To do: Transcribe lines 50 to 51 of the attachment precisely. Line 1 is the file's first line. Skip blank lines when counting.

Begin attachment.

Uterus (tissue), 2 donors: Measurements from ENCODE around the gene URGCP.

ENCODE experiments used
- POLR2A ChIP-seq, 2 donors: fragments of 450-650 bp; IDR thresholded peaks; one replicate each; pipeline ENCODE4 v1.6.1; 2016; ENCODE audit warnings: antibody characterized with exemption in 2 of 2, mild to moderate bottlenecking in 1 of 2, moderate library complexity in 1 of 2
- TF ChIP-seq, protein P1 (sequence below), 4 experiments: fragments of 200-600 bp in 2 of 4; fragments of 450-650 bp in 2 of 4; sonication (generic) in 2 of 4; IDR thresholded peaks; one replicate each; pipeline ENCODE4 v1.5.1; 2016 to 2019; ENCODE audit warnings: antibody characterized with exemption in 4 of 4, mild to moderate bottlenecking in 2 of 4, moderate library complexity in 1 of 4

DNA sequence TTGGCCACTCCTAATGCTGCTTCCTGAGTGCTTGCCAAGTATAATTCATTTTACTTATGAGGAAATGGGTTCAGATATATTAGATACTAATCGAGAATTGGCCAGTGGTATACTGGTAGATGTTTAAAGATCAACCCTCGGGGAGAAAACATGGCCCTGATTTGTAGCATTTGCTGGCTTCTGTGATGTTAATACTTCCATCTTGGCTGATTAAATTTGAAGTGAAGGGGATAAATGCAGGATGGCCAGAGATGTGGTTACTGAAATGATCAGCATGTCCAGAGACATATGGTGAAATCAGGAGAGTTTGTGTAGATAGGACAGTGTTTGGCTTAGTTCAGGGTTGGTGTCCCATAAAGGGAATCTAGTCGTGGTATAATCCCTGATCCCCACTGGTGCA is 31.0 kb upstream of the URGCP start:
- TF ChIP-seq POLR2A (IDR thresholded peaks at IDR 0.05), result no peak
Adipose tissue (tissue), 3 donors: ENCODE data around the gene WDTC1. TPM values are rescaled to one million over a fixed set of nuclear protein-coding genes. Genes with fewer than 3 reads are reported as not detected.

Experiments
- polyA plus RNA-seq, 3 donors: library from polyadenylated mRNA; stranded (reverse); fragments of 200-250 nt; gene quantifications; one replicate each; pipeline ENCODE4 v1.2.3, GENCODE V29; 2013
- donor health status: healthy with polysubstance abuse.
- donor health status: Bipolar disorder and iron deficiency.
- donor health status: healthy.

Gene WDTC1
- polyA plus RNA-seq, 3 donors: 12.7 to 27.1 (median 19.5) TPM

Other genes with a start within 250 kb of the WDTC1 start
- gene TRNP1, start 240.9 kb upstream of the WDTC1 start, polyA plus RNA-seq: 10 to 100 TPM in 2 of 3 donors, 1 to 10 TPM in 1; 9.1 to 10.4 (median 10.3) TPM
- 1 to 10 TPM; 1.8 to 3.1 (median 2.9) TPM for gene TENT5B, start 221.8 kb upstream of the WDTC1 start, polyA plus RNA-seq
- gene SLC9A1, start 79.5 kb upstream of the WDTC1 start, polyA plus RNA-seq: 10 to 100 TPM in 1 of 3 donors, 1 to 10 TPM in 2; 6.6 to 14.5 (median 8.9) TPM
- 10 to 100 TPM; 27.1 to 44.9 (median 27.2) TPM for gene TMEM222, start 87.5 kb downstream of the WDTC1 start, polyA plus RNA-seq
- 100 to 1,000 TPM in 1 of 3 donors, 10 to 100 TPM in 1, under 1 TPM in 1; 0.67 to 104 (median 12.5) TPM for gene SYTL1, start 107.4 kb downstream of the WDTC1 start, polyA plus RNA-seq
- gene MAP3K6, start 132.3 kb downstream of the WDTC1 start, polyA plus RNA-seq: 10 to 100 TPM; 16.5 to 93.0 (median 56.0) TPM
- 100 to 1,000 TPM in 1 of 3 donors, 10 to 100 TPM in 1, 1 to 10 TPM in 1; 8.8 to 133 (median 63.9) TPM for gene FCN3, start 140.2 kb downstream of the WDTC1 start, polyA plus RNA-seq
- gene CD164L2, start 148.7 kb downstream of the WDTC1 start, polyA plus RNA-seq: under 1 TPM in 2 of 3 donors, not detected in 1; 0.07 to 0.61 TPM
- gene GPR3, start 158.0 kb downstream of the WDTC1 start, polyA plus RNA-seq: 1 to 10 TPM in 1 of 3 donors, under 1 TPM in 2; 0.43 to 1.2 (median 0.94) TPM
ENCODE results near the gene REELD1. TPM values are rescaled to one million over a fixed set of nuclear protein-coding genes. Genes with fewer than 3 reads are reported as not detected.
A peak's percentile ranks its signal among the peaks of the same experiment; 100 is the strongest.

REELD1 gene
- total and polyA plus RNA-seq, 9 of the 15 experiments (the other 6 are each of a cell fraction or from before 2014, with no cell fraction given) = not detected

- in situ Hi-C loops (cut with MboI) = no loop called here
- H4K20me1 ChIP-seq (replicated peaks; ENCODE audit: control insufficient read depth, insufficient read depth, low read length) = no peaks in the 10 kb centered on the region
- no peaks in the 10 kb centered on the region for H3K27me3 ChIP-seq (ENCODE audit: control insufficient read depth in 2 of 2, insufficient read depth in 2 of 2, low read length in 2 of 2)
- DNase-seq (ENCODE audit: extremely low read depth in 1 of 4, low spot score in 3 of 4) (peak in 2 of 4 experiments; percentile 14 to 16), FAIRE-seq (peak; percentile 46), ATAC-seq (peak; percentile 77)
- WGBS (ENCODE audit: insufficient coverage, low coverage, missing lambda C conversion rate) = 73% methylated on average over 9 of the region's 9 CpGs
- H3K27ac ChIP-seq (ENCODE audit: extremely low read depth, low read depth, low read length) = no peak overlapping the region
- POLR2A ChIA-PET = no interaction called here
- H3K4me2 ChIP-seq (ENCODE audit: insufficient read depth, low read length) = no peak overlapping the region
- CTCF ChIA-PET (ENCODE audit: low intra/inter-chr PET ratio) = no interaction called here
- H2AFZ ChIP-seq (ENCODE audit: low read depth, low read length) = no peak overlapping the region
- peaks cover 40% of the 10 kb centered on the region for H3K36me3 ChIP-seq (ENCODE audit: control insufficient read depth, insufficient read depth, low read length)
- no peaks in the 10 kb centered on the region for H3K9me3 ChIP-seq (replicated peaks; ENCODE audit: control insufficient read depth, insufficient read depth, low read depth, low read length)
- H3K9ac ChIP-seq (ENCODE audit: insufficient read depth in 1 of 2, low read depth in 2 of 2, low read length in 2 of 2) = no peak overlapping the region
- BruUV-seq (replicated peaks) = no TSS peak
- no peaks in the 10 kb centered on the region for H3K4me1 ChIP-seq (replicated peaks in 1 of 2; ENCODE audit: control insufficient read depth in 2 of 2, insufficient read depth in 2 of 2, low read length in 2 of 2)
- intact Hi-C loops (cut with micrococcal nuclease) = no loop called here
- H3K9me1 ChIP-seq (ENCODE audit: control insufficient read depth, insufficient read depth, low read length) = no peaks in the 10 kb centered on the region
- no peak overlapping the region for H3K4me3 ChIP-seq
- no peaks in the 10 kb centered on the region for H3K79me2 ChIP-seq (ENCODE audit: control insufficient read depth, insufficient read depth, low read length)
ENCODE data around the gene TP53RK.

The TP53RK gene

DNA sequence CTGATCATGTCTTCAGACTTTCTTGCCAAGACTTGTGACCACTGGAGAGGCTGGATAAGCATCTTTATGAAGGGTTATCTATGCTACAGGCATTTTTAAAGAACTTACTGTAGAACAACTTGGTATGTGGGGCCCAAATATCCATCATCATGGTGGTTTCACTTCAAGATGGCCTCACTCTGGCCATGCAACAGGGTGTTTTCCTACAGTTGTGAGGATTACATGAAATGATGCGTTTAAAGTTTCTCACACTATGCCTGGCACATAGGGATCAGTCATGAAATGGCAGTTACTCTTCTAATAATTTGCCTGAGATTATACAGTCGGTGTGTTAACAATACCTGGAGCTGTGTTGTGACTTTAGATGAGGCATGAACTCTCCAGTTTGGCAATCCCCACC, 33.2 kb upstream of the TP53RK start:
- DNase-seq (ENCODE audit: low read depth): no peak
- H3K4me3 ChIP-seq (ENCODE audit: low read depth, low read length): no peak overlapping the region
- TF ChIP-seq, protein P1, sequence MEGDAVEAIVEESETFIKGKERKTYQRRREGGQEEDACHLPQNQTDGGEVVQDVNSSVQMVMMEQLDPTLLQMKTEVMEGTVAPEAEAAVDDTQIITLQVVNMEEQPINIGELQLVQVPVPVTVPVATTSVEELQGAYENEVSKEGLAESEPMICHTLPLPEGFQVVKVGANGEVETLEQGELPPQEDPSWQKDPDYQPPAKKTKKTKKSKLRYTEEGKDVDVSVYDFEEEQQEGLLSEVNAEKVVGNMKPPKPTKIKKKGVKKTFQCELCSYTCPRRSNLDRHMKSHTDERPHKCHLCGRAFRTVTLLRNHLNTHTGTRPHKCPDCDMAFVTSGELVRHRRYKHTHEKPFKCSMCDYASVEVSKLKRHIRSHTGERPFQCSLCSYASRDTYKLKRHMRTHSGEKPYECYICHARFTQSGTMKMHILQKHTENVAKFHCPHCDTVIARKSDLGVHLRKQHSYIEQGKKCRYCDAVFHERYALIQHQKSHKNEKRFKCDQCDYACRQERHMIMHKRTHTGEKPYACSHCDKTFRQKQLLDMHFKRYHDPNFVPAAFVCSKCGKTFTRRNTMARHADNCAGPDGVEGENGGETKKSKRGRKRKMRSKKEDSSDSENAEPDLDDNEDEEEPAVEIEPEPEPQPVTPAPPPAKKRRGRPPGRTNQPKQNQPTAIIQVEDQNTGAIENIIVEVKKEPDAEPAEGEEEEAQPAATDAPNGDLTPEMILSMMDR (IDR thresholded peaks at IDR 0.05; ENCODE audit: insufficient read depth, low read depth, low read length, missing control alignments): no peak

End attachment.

DNA sequence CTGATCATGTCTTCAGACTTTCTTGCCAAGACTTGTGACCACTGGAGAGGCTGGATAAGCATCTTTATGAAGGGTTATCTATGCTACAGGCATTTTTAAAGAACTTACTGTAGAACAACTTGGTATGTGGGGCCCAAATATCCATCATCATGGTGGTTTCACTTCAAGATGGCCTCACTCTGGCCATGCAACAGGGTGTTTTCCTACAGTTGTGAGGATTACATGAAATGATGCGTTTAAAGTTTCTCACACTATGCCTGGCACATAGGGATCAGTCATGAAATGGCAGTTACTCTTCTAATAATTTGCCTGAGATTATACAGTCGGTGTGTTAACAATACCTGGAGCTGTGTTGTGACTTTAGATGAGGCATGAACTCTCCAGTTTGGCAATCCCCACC, 33.2 kb upstream of the TP53RK start:
- DNase-seq (ENCODE audit: low read depth): no peak